I1 and I2 license the translation of an assertion about t.T/t into one about t/t.T. The warrant for I1 and I2 is that the C-complex t.T and particular t are one and the same entity.

In HI, the properties of identity are determined by the reciprocal relations of individuals and haecceities. In C, the properties of identity are determined by the reciprocal relations of individuals, haecceities and complexes. In P, particulars are C-complexes, and so the properties of identity (as this applies to particu- lars) are determined by the reciprocal relations of individuals, haecceities, and C-complexes.

1.4.3

Identity

in P

For particulars in P, as for individuals and haecceities in HI and complexes in C, identity is weakly reflexive (T30), symmetric (T31) and transitive (T32); identicals are indiscernible (T33#); and self-identi- cal indiscernibles identical (T34#).

T30

T31

T32

x(
x(
cal indiscernibles identical ( T34# ). T30 T31 T32 x( y ( x = y )

y(x = y)

identical ( T34# ). T30 T31 T32 x( y ( x = y ) x =

x = x)

xy( x = y (x = y

T34# ). T30 T31 T32 x( y ( x = y ) x = x )

y = x)

T31 T32 x( y ( x = y ) x = x ) xy ( x

xyz((x = y & y = z)

x ) xy ( x = y y = x ) xyz (( x = y

x = z)

propositions munie d'une structure déductive) et un domaine concret dont il s'agit d'analyser le fonction-

nement

(p. 183)

15

T33#

T34#

xyz( x = y (x = y

T33# T34# xyz ( x = y ( x emb Z y emb Z)) xy ((

(x emb Z

T33# T34# xyz ( x = y ( x emb Z y emb Z)) xy ((

y emb Z))

xy(( x = x & y = y ) ((x = x & y = y)

(
(

z(x emb Z

Z y emb Z)) xy (( x = x & y = y ) ( z

y emb Z)

Z)) xy (( x = x & y = y ) ( z ( x emb

x = y))

As in HI and C, moreover, in P it cannot be established whether identity is reflexive or indiscernibles are identical. For the self-identity of a particular is bound up in P with the unity of the individual and haecceity which constitute it.

T35

of the individual and haecceity which constitute it. T35 x ( x = x x ex

x(x = x

and haecceity which constitute it. T35 x ( x = x x ex X) This unity

x ex X)

This unity depends in turn upon a haecceity's being exemplified,

T36

in turn upon a haecceity's being exemplified, T36 x (x ex X y (y ex X)

x(x ex X

turn upon a haecceity's being exemplified, T36 x (x ex X y (y ex X) )

y(y ex X))

so that every particular is self-identical, and identity totally reflexive if, and only if, every haecceity is exemplified.

T37

if, and only if, every haecceity is exemplified. T37 x ( x = x ) x

x(x = x)

x y(y ex X) (y ex X)

However, whether every, or any, haecceity is exemplified is not specified in P, for P specifies just those relations of indivi-duals and haecceities which ground properties that are criterial for identity. Consequently, whether identity is totally or partially reflexive--or indiscernibles are identical--cannot be established in P. For these properties differentiate species within a genus without being relevant to the genus itself.

1.4.4 Extending P

In discussing the different species of identity, it will be useful to distinguish classical particu- lars/individuals/haec- ceities/complexes from non-classical ones.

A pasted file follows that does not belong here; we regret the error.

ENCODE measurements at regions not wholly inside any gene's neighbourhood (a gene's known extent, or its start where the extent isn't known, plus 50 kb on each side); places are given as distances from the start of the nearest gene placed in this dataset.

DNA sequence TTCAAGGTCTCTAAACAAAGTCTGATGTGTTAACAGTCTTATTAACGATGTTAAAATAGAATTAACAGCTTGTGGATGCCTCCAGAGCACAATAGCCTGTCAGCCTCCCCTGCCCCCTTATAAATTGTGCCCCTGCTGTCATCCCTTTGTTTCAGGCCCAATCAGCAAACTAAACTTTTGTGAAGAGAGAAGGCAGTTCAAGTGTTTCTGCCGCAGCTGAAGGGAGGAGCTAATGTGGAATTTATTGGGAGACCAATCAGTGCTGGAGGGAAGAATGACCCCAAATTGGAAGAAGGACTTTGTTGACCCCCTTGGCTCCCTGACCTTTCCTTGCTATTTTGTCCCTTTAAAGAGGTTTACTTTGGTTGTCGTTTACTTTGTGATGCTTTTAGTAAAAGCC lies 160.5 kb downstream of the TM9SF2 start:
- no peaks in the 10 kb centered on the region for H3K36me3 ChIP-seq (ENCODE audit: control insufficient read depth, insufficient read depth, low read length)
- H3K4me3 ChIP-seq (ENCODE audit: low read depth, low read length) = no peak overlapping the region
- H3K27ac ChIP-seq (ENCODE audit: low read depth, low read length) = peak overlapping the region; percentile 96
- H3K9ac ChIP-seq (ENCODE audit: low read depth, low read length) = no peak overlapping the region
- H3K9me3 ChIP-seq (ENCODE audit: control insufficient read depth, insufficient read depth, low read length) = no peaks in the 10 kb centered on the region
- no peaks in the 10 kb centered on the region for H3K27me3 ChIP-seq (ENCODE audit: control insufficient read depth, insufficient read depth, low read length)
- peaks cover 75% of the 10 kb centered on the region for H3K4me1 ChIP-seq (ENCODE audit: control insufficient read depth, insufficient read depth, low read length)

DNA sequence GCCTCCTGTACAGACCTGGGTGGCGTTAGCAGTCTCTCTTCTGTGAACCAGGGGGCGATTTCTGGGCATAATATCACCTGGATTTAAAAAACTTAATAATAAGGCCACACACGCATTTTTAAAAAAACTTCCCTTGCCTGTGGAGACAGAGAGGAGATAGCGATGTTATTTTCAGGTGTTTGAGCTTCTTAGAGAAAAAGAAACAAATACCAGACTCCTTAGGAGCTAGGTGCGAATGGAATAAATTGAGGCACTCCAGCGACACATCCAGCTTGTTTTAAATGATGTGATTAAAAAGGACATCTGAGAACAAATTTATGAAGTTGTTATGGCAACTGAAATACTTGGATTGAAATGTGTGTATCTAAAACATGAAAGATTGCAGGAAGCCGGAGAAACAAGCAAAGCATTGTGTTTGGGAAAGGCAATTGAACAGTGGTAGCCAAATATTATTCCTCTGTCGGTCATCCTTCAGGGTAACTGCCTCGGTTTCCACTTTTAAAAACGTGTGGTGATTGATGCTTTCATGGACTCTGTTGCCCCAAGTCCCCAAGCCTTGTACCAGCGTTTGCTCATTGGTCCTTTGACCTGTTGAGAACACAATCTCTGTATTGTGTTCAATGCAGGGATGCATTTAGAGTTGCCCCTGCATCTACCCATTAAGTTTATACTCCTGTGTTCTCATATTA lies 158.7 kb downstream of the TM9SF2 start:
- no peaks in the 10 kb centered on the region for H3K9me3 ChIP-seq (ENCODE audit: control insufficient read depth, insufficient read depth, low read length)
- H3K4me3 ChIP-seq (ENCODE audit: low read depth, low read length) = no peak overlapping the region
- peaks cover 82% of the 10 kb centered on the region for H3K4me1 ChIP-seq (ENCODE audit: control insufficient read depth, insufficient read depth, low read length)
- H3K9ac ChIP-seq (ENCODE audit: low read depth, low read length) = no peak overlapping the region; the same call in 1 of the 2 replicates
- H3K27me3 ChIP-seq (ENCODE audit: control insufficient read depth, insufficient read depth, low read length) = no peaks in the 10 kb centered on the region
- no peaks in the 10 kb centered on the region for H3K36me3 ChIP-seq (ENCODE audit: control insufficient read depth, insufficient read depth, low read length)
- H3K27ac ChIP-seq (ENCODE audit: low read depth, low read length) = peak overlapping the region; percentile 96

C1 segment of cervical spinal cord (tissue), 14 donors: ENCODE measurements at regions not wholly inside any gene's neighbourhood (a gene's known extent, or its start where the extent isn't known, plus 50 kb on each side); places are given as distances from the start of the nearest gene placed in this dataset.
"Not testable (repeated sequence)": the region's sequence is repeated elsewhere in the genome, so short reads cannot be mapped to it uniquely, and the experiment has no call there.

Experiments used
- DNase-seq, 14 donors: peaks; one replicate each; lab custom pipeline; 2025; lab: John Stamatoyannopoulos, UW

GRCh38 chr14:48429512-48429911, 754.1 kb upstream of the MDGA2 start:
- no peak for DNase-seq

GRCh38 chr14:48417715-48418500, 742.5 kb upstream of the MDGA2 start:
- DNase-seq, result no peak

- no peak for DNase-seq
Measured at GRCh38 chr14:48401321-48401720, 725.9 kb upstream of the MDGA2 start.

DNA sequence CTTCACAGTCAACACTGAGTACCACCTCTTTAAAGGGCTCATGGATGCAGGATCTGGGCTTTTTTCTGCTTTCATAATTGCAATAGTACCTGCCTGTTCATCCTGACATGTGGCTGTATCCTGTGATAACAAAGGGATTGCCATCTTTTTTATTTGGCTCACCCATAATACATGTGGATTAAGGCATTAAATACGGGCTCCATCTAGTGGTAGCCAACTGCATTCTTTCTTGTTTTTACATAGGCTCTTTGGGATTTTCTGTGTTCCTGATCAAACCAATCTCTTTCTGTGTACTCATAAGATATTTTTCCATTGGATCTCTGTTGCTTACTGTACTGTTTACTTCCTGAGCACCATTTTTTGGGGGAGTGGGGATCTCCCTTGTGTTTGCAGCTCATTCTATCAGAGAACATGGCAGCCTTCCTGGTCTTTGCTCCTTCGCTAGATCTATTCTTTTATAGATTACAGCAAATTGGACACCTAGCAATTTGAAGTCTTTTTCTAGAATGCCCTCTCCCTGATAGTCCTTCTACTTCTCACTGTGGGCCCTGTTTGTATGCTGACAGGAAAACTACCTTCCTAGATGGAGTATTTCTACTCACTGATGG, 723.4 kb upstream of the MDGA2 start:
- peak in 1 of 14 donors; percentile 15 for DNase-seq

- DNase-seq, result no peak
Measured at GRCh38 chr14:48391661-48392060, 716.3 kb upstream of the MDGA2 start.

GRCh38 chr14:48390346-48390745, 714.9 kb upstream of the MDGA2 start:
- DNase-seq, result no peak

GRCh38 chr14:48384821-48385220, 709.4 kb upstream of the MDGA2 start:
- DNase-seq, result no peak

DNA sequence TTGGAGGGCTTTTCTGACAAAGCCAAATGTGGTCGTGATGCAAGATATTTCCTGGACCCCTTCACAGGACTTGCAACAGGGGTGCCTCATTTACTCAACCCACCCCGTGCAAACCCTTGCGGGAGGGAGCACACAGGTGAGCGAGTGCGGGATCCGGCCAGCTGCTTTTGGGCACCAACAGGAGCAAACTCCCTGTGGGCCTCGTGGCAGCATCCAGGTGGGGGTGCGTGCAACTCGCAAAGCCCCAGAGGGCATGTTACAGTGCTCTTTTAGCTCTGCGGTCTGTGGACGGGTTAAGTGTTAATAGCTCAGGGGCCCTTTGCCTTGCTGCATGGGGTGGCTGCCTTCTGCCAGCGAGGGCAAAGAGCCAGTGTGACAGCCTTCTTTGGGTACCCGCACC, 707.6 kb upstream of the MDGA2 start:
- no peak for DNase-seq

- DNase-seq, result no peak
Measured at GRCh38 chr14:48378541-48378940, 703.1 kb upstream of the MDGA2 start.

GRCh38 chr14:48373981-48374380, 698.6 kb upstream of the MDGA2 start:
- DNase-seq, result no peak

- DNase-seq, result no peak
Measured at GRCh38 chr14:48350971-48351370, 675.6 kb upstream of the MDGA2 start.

Definition 1: t i /t i /T i is classical iff

Definition 1 : t i /t i /T i is classical iff t j ( t

t j (t i /t i /T i = t j /t j /T j )

Definition 2: t i .T j is classical iff

j ) Definition 2 : t i .T j is classical iff t k t i

t k t i (t i .T j = t k .T i )

iff t k t i (t i .T j = t k .T i ) Definition

Definition 3: t i /t i /T i is non-classical iff ¬ t j (t i /t i /T i = t j /t j /T j )

( t i /t i /T i = t j /t j /T j ) Definition

Definition 4: t i .T j is non-classical iff ¬ t k t i (t i .T j = t k .T i )

From the foregoing it follows that every particular/individual/haecceity/complex is either classical or non- classical, and that none is both.

1.4.4.1 P+

P+ is obtained by subjoining P10 to the postulates of P.

16

P10

P10 x y (y ex X ) ( Every haecceity is exemplified .) Theorems of P+

x y(y ex X)

(Every haecceity is exemplified.)

Theorems of P+ include:

T38

haecceity is exemplified .) Theorems of P+ include: T38 x ( x = x ) (

x(x = x)

(Identity is totally reflexive for particulars.)

T39#

x ) ( Identity is totally reflexive for particulars .) T39# xy ( z ( x

xy(

( Identity is totally reflexive for particulars .) T39# xy ( z ( x emb Z

z(x emb Z

totally reflexive for particulars .) T39# xy ( z ( x emb Z y emb Z)

y emb Z)

for particulars .) T39# xy ( z ( x emb Z y emb Z) x =

x = y)

(Indiscernible particulars are identical.)

T40

x
x

y(x = y)

(Every particular is classical.)

T41

xywz (x.Y = w.Z)

xywz(x.Y = w.Z)

(Some complex is classical.) 25

25 A comparison of P-- and P-+ may here be of interest. In P--, no haecceity is exemplified (see P10'*). As a result, there are no classical individuals or haecceities. Therefore, in view of P7 there are no self-identical complexes--and hence, because identity is weakly reflexive--no classical complexes. Moreover, every complex in P-- is non- classical for the same reason: its constituents are non-classical. However, this is not the case in P-+, where a complex can be non-classical for either of two reasons. A complex is non-classical, by P7, if one--or both--of its constituents are non-classical. Non-classical constituents are thus sufficient to make a complex non-classical. But non-classical constituents are not a necessary feature of a non-classical complex.